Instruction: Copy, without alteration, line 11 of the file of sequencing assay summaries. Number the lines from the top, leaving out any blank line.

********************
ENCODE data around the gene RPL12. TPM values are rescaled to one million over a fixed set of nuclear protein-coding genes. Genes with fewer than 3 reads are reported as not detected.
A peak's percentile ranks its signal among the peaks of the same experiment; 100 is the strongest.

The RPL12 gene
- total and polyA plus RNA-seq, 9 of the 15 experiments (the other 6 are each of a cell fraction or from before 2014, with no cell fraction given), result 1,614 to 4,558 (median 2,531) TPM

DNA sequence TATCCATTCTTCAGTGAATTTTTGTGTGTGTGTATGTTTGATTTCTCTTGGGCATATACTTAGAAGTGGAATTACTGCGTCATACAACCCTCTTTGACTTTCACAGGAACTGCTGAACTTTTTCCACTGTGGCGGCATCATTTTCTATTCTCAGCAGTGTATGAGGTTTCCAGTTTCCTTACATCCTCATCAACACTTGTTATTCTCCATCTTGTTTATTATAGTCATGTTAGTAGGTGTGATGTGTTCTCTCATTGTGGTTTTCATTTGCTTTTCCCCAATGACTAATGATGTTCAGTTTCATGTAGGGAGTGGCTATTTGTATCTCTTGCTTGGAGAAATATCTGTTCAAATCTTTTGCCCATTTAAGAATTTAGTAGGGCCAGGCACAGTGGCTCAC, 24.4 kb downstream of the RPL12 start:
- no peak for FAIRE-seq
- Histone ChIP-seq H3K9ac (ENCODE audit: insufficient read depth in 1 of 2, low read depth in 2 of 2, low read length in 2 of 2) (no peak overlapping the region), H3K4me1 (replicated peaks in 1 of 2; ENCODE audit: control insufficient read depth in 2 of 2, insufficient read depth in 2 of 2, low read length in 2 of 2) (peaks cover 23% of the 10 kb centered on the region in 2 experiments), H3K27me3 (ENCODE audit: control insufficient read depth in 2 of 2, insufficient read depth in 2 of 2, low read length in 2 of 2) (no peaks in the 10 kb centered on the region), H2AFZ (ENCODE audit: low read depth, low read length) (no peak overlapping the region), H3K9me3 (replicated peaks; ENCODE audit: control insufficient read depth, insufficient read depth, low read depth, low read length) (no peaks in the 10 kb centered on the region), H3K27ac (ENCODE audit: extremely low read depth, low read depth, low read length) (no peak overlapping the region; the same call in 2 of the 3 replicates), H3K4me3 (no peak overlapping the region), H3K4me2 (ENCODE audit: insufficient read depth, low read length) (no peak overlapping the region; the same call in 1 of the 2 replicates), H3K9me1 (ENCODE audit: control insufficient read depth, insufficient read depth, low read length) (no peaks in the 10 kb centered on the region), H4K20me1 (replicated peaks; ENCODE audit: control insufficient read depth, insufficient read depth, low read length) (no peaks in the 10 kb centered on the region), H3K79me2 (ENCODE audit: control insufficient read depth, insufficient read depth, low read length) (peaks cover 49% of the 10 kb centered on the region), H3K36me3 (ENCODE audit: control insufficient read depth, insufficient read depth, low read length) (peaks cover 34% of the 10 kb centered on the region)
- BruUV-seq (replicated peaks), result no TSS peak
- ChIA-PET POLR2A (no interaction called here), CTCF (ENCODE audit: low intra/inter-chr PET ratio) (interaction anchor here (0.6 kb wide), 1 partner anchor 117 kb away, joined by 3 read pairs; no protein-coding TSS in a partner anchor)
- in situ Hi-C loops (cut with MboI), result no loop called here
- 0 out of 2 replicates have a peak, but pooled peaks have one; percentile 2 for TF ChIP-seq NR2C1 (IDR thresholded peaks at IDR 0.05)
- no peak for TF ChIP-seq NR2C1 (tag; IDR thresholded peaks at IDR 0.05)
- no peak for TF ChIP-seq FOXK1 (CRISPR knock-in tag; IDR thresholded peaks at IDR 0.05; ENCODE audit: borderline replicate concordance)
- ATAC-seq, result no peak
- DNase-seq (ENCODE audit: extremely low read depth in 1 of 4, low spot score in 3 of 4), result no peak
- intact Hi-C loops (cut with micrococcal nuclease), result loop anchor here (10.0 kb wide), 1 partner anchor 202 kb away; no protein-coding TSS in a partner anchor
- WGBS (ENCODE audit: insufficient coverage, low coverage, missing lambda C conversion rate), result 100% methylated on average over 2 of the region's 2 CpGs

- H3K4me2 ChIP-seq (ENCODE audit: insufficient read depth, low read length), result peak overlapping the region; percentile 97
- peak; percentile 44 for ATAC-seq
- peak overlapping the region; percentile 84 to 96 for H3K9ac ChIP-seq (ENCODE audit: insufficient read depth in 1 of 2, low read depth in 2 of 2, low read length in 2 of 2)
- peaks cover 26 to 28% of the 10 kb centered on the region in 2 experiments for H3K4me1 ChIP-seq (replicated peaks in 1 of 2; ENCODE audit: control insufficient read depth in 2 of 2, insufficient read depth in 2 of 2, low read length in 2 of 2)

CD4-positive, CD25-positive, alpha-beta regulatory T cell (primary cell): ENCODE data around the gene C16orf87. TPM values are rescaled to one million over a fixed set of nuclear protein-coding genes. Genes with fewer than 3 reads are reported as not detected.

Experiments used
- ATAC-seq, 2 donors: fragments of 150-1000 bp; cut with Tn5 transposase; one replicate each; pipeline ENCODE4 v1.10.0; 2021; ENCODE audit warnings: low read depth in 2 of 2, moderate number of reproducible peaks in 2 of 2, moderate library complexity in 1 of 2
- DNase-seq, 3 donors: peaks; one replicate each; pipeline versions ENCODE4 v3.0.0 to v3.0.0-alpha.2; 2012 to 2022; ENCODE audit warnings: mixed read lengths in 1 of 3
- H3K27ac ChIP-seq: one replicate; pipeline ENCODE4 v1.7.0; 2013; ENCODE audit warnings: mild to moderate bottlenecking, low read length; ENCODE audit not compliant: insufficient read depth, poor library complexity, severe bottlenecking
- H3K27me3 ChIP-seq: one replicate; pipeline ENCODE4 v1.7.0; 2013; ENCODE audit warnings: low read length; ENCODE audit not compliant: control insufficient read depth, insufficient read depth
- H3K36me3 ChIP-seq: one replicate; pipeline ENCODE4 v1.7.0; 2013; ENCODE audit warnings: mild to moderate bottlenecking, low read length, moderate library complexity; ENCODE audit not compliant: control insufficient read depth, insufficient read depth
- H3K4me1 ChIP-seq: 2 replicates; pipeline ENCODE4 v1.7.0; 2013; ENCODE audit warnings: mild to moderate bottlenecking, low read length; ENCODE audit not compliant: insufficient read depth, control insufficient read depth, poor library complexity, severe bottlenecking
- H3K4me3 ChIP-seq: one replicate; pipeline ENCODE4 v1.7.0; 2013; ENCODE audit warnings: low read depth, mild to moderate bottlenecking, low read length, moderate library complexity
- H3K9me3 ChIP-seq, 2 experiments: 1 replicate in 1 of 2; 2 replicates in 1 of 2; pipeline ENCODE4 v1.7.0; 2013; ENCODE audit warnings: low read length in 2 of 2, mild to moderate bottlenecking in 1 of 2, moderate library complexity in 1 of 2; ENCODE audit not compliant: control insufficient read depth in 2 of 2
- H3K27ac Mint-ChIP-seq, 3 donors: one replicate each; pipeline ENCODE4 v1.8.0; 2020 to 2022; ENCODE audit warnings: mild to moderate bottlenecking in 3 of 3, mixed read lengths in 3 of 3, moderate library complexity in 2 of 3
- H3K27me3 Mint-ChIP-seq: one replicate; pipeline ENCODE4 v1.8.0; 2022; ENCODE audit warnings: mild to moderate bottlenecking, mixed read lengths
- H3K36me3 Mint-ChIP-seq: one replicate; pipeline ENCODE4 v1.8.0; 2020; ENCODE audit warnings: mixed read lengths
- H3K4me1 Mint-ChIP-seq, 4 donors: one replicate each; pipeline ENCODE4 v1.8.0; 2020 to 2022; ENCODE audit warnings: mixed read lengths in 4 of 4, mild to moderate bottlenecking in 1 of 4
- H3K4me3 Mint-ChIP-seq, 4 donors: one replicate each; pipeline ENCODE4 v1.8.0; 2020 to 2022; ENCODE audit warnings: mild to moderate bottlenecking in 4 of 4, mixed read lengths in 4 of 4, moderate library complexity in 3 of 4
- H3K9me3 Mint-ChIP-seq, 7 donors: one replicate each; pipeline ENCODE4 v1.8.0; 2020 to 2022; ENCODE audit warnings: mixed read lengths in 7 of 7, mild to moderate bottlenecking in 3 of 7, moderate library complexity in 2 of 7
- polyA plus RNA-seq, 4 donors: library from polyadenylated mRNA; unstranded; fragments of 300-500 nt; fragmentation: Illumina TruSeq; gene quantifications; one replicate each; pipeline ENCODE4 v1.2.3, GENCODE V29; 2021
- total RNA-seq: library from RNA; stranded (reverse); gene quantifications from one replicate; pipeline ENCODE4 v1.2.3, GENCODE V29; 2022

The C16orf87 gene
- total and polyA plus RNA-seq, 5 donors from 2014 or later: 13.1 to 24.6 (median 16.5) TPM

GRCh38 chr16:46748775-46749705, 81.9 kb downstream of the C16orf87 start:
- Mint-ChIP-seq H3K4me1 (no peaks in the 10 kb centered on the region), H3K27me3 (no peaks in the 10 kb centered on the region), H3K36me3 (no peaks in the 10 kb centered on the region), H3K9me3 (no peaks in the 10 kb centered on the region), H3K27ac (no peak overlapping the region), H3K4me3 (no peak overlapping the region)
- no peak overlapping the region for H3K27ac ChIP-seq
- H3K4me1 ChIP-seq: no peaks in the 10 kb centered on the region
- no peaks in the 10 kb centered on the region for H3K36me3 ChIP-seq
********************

- 0 out of 2 replicates have a peak, but pooled peaks have one; percentile 2 for TF ChIP-seq NR2C1 (IDR thresholded peaks at IDR 0.05)